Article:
C-Church? J-Judah? Why not?
April 16, 2007 1:59 AM   Subscribe

SF Muni Metro: Naming conventions?

Anyone know the history or reasoning behind the single-letter naming conventions for the San Francisco MUNI's metro system?

The new "T" Third is an obvious one, but apart from all the letters (F, J, K, L, M, N) being somewhat consecutive, I don't get it. What happened to A-E and H-I? Are these defunct lines? And will O-S ever get used?
posted by sellout to Travel & Transportation around San Francisco, CA (7 answers total) 3 users marked this as a favorite
There was a B-Geary. What a shame it's gone. Searching google for "Muni B Geary" gives you some results to follow up on other lost lines.
posted by Nelson at 2:07 AM on April 16, 2007

I don't know anything about this, but you might be interested in this previous question.
posted by jacalata at 5:14 AM on April 16, 2007

Best answer:
Since its inception in 1912, the San Francisco Municipal Railway has assigned letters to its streetcar routes. Originally, this was done to distinguish its routes from those of its private competitor, the Market Street Railway Co., which numbered them. Muni route designations were assigned in alphabetical order. The first two lines, the A and the B, both ran on Geary Street. Muni worked through the alphabet (including such lines as the E-Union and F-Stockton) until it reached the letter N in 1928. The N-Judah was the last permanent Muni streetcar line to open for almost seventy years.

After World War II, Muni began converting many streetcar lines to bus service, changing the letter designations to numbers as they did so. For example, the B-Geary streetcar became the 38-Geary bus. The E-Union streetcar ultimately became the 41-Union bus, and the F-Stockton streetcar became the 30-Stockton bus.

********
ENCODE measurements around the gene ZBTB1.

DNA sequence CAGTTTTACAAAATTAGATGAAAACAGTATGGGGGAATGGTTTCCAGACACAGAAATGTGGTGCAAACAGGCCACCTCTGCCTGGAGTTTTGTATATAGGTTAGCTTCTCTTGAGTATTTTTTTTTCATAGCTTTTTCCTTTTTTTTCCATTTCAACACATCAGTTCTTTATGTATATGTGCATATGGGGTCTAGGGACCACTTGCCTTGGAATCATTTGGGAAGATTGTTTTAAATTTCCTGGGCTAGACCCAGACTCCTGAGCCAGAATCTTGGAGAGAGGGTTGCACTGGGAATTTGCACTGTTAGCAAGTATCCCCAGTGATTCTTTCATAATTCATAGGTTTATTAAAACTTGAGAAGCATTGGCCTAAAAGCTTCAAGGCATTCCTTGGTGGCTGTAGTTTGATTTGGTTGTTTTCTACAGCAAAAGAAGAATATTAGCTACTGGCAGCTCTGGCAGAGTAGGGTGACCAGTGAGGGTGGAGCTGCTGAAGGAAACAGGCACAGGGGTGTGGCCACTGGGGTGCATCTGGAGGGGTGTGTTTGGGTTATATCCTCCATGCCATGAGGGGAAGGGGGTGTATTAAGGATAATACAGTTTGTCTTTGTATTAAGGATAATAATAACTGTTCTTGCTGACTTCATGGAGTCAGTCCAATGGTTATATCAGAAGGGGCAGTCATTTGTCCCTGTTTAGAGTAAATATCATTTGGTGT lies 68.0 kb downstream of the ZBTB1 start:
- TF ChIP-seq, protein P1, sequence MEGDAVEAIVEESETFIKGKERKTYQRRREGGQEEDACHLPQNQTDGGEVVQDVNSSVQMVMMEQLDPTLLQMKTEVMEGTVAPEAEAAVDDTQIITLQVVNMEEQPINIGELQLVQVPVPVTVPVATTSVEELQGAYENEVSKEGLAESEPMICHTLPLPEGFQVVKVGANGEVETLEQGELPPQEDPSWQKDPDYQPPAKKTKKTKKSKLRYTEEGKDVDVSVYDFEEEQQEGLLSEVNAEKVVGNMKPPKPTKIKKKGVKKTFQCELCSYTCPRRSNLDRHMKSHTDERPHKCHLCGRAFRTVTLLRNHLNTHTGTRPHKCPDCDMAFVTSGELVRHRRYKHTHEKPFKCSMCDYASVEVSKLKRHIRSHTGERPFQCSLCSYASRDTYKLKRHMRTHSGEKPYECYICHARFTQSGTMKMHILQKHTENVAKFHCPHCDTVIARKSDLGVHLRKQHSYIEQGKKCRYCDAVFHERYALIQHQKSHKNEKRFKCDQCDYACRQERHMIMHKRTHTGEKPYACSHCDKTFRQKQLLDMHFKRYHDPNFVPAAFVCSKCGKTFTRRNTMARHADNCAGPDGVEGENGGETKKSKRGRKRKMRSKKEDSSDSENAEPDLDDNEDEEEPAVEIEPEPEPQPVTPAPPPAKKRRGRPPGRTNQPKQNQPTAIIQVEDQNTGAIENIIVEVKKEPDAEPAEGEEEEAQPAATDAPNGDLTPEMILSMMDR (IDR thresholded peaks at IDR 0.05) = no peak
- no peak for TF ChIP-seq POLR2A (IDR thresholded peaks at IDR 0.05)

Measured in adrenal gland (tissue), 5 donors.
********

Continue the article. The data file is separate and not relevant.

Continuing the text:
In 1979, Muni proposed a new streetcar line to run along The Embarcadero on the City’s northeast waterfront. It was assigned the letter E to match Embarcadero, and perhaps because the original E-line ran a few blocks along The Embarcadero. The following year, Muni proposed another new streetcar line, to take over surface streetcar service on Market Street after the existing surface streetcar lines (J, K, L, M, and N) moved into a new subway beneath Market. This line was designated F-Market simply because it followed the letter E.

posted by vacapinta at 7:07 AM on April 16, 2007

Nelson- if you miss the B-Geary, you might be interested to hear about the Geary BRT.
posted by ambrosia at 8:14 AM on April 16, 2007

And will O-S ever get used?

The S is actually already used for the Castro Shuttle which runs in a loop from Castro Street Station down to Embarcadero. I'm making an educated guess, but I think the S is largely in affect during pre-rush hour times to keep an adequate number of trains underground so that they can be switched JKLMNs when the peak time hits.

So yeah, the S Shuttle makes sense and the T Third Street makes sense but the other ones don't. If anything, having both a M and a N only adds to the confusion since it's sometimes hard to audibly distinguish between the two when they are being announced by the computer lady.
posted by quadog at 12:28 PM on April 16, 2007

Response by poster: I never really considered the Castro Shuttle as a Metro line proper, but I guess it does make sense as a letter designation.

I always though of it sort of like the mysterious J/N that hangs the turn at Duboce and Church and never makes it into the subway. Ain't on the maps, but it shows up on the rails. Weird.

Thanks for the links.
posted by sellout at 4:31 PM on April 16, 2007

I've always assumed that those Js that follow the N route until Church and Duboce are heading home for the night to some streetcar parking lot down south.
posted by epugachev at 7:32 PM on April 16, 2007

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